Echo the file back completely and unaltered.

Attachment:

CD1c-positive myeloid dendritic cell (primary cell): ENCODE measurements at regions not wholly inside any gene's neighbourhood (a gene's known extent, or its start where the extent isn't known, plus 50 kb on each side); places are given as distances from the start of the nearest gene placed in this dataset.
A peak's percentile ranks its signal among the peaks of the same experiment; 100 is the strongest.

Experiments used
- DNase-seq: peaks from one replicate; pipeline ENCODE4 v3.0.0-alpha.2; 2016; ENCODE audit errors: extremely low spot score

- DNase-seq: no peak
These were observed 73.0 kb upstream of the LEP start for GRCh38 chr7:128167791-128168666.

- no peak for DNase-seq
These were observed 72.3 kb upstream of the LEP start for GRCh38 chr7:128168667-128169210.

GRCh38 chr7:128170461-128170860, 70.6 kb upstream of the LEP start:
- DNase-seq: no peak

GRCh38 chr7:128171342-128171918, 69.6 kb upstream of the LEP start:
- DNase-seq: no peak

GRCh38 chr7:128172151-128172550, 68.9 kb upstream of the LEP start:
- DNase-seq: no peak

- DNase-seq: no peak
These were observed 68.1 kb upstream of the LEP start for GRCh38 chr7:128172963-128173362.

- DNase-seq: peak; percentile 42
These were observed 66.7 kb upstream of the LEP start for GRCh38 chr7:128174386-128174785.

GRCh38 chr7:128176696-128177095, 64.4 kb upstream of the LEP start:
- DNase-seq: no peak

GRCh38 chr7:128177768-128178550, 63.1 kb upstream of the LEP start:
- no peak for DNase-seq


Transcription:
CD1c-positive myeloid dendritic cell (primary cell): ENCODE measurements at regions not wholly inside any gene's neighbourhood (a gene's known extent, or its start where the extent isn't known, plus 50 kb on each side); places are given as distances from the start of the nearest gene placed in this dataset.
A peak's percentile ranks its signal among the peaks of the same experiment; 100 is the strongest.

Experiments used
- DNase-seq: peaks from one replicate; pipeline ENCODE4 v3.0.0-alpha.2; 2016; ENCODE audit errors: extremely low spot score

- DNase-seq: no peak
These were observed 73.0 kb upstream of the LEP start for GRCh38 chr7:128167791-128168666.

- no peak for DNase-seq
These were observed 72.3 kb upstream of the LEP start for GRCh38 chr7:128168667-128169210.

GRCh38 chr7:128170461-128170860, 70.6 kb upstream of the LEP start:
- DNase-seq: no peak

GRCh38 chr7:128171342-128171918, 69.6 kb upstream of the LEP start:
- DNase-seq: no peak

GRCh38 chr7:128172151-128172550, 68.9 kb upstream of the LEP start:
- DNase-seq: no peak

- DNase-seq: no peak
These were observed 68.1 kb upstream of the LEP start for GRCh38 chr7:128172963-128173362.

- DNase-seq: peak; percentile 42
These were observed 66.7 kb upstream of the LEP start for GRCh38 chr7:128174386-128174785.

GRCh38 chr7:128176696-128177095, 64.4 kb upstream of the LEP start:
- DNase-seq: no peak

GRCh38 chr7:128177768-128178550, 63.1 kb upstream of the LEP start:
- no peak for DNase-seq